The actual origin of the Irish Wolfhound is shrouded in myth and legend. What is known is that "wolfe dogges" of great size and strength can be found in literature and artwork that predate Christianity. In the earlest times, the dogs were called "cu" meaning Irish hound or wolf dog, and they were only owned by royalty or nobility. They served their masters in war, as guard dogs, as hunters of the Irish Elk and wolf, and were often gifted to royalty of other countries. After the disappearance of the elk, the number of Irish hounds began to decline until their export outside of Ireland was banned by Oliver Cromwell in 1652.
In the 1800s, a Scottish deerhound breeder named Captain George Augustus Graham became interested in the old Irish wolfdog. He began to collect as many of the "true" Irish hounds as he could find, and bred them with Deerhound, Borzoi, Tibetan Mastiff and Great Dane crosses in an attempt to resurrect the disappearing breed. In 1885, he founded the "Irish Wolfhound Club" to further protect this beloved breed at which time the Standard was created and accepted by the Kennel Club and Irish wolfhounds began appearing in registered shows. However there was much controversy surrounding the purity of the bloodlines of the dogs that the Irish Wolfhound club was promoting as "true" Irish hounds, with many dog enthusiasts believing that the strain currently produced and touted as Irish Wolfhounds were too diluted from the original "wolfe dogges" of ancient times.
Regardless of whether Captain Graham and his contemporaries revived the breed or manufactured what they felt to be a representative dog of the ancient Irish hound, we have them to thank for the magnificent wolfhounds we see today.
Standard of Excellence
General Appearance: Of great size and commanding appearance, the Irish Wolfhound is remarkable in combining power and swiftness with keen sight. The largest and tallest of the galloping Hounds, in general type he is rough-coated, Greyhound-like breed; very muscular, strong though gracefully built; movements easy and active; head and neck carried high. the tail carried with an upward sweep with a slight curve towards the extremity. The minimum height and weight for of dogs should be 32 inches and 120 pounds; of bitches 30 inches and 105 pounds; these apply to Hounds over 18 months of age. Anything below this should be barred from competition. Great size, including height at the shoulder and proportionate length of body is the desideratum to be aimed at, and it desired to firmly establish a race that shall average from 32 to 34 inches in dogs, showing the requisite power, activity, courage and symmetry.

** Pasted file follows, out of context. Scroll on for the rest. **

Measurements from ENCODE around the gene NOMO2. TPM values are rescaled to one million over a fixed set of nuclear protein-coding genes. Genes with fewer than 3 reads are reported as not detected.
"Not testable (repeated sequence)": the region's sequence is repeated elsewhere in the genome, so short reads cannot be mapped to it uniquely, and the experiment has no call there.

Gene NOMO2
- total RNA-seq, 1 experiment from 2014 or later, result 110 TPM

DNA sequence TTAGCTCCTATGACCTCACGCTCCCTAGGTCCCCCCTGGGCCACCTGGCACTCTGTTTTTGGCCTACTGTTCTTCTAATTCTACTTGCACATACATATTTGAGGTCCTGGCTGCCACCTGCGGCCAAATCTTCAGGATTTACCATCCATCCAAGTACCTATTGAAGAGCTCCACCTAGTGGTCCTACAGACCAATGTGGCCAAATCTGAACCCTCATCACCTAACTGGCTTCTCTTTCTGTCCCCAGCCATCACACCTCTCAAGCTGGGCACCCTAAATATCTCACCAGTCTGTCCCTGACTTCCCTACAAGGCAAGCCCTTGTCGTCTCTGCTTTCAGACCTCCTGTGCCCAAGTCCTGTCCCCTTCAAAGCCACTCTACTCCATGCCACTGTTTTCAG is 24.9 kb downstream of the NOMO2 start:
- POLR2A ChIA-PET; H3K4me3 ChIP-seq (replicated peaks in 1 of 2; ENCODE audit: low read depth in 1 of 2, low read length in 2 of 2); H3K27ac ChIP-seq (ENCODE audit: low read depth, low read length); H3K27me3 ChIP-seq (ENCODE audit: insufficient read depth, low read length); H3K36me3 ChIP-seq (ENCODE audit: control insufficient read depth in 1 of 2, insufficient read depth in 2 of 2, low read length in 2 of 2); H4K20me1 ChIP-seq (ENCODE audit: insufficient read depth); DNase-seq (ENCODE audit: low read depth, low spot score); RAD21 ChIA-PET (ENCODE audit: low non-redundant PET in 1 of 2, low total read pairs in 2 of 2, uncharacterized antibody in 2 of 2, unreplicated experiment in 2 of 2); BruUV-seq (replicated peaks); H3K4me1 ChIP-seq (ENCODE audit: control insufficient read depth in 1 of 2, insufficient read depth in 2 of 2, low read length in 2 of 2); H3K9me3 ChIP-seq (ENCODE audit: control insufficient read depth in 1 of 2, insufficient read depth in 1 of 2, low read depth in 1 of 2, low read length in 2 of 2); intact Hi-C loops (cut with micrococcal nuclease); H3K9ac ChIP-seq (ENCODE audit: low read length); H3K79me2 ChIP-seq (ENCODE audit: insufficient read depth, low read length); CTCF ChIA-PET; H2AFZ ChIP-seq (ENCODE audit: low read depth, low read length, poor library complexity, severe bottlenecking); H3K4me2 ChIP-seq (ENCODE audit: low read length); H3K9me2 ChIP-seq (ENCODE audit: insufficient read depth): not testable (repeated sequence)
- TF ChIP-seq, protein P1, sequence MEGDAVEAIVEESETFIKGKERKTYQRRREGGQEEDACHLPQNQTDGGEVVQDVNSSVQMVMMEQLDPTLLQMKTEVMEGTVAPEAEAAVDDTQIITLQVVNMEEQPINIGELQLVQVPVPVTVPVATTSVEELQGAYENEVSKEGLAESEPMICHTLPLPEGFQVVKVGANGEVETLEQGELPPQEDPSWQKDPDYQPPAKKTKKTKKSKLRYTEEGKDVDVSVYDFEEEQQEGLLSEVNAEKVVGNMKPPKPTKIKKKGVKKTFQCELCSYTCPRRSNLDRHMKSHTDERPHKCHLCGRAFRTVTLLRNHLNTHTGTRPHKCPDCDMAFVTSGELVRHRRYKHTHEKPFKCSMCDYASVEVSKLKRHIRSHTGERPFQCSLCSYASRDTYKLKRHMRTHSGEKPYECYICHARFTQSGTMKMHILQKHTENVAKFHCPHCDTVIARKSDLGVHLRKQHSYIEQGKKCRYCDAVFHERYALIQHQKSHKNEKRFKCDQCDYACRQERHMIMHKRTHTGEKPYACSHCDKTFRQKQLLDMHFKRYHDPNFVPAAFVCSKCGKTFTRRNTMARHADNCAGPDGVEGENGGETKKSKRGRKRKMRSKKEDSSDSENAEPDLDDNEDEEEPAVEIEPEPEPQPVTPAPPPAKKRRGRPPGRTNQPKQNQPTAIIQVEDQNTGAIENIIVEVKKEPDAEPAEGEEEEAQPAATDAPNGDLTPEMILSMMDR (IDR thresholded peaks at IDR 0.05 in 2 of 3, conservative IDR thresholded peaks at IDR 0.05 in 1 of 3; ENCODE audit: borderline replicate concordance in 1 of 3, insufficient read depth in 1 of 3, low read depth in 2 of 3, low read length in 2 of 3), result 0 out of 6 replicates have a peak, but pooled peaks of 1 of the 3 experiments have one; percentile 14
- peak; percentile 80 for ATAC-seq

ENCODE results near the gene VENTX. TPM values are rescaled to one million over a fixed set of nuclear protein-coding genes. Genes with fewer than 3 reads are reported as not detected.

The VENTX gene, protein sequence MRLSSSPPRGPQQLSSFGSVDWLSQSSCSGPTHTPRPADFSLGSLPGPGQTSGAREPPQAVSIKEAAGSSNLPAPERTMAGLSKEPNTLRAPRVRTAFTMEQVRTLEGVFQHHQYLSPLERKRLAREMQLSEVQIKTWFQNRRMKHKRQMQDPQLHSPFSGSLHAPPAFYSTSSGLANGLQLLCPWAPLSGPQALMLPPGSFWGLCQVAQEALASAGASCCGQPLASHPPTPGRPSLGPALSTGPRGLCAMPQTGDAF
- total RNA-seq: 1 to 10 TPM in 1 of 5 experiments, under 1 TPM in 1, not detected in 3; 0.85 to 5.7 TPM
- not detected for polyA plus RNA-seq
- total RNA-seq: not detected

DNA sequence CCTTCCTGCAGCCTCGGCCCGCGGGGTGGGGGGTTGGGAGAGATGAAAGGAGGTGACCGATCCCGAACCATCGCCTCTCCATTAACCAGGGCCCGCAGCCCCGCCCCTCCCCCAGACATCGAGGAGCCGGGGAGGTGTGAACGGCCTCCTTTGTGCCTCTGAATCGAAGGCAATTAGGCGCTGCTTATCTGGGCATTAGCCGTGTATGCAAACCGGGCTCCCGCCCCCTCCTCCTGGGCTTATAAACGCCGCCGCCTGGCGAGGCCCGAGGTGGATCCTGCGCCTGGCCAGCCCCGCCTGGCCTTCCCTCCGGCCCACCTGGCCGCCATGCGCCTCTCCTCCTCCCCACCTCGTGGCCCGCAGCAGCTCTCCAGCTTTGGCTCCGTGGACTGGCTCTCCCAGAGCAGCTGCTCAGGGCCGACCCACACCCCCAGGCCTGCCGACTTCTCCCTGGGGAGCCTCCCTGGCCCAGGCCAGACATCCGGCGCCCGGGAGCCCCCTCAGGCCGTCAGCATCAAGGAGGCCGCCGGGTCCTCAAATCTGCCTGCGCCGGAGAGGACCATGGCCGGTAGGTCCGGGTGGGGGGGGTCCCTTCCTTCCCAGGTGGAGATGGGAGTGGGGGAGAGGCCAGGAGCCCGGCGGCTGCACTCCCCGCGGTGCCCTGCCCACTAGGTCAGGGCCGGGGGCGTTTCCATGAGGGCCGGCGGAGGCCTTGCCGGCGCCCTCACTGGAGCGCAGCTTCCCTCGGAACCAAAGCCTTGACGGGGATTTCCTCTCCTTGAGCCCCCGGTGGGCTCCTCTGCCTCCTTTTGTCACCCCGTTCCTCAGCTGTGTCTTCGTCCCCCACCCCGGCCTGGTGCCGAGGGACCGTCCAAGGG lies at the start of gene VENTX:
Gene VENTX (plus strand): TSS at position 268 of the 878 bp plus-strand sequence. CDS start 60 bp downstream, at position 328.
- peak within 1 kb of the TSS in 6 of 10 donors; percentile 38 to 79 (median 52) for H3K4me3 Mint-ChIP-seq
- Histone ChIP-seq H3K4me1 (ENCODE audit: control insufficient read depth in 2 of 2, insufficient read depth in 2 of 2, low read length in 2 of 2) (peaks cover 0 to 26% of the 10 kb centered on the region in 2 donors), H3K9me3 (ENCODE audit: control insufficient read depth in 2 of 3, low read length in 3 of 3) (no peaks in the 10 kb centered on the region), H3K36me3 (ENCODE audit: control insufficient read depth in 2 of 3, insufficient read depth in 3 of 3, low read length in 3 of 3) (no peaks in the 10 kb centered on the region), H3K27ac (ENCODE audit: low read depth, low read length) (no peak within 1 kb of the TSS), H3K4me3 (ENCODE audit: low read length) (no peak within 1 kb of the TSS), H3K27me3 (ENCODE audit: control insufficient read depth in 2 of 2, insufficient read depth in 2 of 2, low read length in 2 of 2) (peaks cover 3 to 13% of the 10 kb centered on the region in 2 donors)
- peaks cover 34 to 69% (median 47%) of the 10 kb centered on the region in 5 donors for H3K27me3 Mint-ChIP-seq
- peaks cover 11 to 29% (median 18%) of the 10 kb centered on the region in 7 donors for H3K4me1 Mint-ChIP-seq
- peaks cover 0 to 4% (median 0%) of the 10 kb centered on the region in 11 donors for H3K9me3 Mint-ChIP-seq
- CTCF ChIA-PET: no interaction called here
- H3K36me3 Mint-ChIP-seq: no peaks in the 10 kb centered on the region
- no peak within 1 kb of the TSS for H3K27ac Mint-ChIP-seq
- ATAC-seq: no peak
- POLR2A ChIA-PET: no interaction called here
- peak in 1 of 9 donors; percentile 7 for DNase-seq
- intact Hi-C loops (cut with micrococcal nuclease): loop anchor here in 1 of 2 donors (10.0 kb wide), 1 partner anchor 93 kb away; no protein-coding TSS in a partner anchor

Head: Long, the frontal bones of the forehead very slightly raised and very little indentation between the eyes. Skull, not too broad. Muzzle, long and moderately pointed. Ears, small Greyhound-like in carriage.
Neck: Rather long, very strong and muscular, well arched, without dewlap or loose skin about the throat.
Chest: Very deep
Back: Rather long than short. Loins arched.
Tail: Long and slightly curved, of moderate thickness, and well covered with hair.
Belly: Well drawn up.
Forequarters: Shoulders, muscular giving breadth of chest, set sloping. Elbows well under, neither turned inwards nor outwards.
Legs: Forearm muscular, and the whole leg strong and quite straight.
Hindquarters: Muscular thighs and second thigh long and strong as in the Greyhound, and hocks well let down and turning neither in nor out.
Feet: Moderately large and round, neither turned inwards nor outwards. Toes, well arched and closed. Nails, very strong and curved.
Hair: Rough and hard on the body, legs and head; especially wiry and long over eyes and under jaw.
Colour and Markings: The recognized colours are grey, brindle, red, black, pure white, fawn or any other colour that appears in the Deerhound.
Faults: Too light or heavy a head, too highly arched frontal bone; large ears and hanging flat to the face; short neck; full dewlap; too narrow or too broad a chest; sunken or hollow or quite straight back; bent forelegs; overbent fetlocks; twisted feet; spreading toes; too curly a tail; weak hindquarters and a general want of muscle; too short in body; lips or nose liver-coloured or lacking in pigmentation.
Characteristics of the Breed
Children and Wolfhounds
The typical Irish Wolfhound is completely trustworthy with children. Their kindness and patience is renowned.
Biting is not characteristic of, nor at all common in Irish Wolfhounds, however any dog may bite if severely mistreated or sufficiently provoked.
Irish Wolfhounds are quiet by nature, but their very size combined with some barking will discourage potential intruders. While they will endeavour to protect their owners from a physical threat, anyone seeking a vicious guard dog to snarl at strangers should look for another breed.
When given comfortable travelling quarters and consideration to their needs, Irish Wolfhounds are usually excellent travelling companions. It is advisable to introduce young hounds, gradually, to a variety of experiences including visiting and travelling.
An Irish Wolfhound usually reaches full height between 18 and 24 months of age, but may not reach full maturity until 3 years or later.
The Irish Wolfhound, like most large breeds, tends to have a shorter life span than smaller breeds. Naturally, there are some exceptions, but the average is usually between 7 to 10 years.
Their great size, together with then space and exercise requirements obviously prohibit the Irish Wolfhound from being in the "popular" category.